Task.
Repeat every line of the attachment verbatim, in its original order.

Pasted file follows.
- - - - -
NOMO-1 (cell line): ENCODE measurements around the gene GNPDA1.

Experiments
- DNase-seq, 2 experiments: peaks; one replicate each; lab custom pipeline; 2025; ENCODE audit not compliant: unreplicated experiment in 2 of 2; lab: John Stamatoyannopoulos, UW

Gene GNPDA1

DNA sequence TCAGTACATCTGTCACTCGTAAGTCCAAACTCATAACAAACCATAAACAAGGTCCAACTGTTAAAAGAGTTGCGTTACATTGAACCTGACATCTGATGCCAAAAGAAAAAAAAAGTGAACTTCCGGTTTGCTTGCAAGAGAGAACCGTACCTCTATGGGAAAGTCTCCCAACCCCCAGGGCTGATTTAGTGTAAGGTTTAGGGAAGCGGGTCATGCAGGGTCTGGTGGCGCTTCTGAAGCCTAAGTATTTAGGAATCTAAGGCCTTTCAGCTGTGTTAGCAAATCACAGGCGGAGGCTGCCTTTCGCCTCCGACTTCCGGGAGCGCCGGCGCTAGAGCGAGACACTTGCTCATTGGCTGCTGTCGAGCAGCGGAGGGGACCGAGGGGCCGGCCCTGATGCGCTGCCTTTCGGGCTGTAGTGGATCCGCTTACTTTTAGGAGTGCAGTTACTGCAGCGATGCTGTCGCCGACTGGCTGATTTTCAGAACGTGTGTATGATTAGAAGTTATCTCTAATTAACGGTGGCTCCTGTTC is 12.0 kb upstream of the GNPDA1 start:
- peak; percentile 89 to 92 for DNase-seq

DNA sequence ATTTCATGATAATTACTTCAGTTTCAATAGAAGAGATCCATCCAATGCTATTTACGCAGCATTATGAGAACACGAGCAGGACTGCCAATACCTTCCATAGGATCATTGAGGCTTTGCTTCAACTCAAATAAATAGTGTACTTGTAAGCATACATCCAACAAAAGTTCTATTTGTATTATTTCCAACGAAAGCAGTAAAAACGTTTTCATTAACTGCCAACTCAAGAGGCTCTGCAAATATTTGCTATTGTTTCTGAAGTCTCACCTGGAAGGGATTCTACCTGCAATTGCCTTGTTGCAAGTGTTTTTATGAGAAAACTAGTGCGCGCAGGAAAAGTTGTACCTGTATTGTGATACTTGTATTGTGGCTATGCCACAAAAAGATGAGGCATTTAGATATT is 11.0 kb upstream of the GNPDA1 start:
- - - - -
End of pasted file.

NOMO-1 (cell line): ENCODE measurements around the gene GNPDA1.

Experiments
- DNase-seq, 2 experiments: peaks; one replicate each; lab custom pipeline; 2025; ENCODE audit not compliant: unreplicated experiment in 2 of 2; lab: John Stamatoyannopoulos, UW

Gene GNPDA1

DNA sequence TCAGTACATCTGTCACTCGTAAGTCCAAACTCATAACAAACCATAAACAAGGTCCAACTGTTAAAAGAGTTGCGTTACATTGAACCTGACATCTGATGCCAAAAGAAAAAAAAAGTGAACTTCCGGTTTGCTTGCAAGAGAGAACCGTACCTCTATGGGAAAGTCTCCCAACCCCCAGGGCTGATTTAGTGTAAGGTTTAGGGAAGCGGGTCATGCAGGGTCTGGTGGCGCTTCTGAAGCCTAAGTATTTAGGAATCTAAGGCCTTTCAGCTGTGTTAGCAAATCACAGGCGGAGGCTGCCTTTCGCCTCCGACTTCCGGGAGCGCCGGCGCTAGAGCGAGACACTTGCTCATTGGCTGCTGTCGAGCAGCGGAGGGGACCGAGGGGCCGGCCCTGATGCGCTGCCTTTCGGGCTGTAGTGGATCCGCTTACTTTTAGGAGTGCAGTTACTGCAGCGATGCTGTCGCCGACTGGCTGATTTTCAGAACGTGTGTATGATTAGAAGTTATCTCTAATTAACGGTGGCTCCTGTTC is 12.0 kb upstream of the GNPDA1 start:
- peak; percentile 89 to 92 for DNase-seq

DNA sequence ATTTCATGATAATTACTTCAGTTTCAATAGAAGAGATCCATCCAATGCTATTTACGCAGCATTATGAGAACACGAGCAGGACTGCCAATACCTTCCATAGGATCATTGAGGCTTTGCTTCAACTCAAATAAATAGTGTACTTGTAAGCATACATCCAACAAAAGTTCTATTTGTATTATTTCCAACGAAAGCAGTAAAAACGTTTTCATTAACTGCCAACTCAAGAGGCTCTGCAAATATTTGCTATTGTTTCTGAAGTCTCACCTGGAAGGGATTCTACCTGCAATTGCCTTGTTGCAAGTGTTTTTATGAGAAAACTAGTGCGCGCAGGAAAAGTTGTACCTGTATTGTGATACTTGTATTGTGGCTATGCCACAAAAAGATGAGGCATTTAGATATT is 11.0 kb upstream of the GNPDA1 start: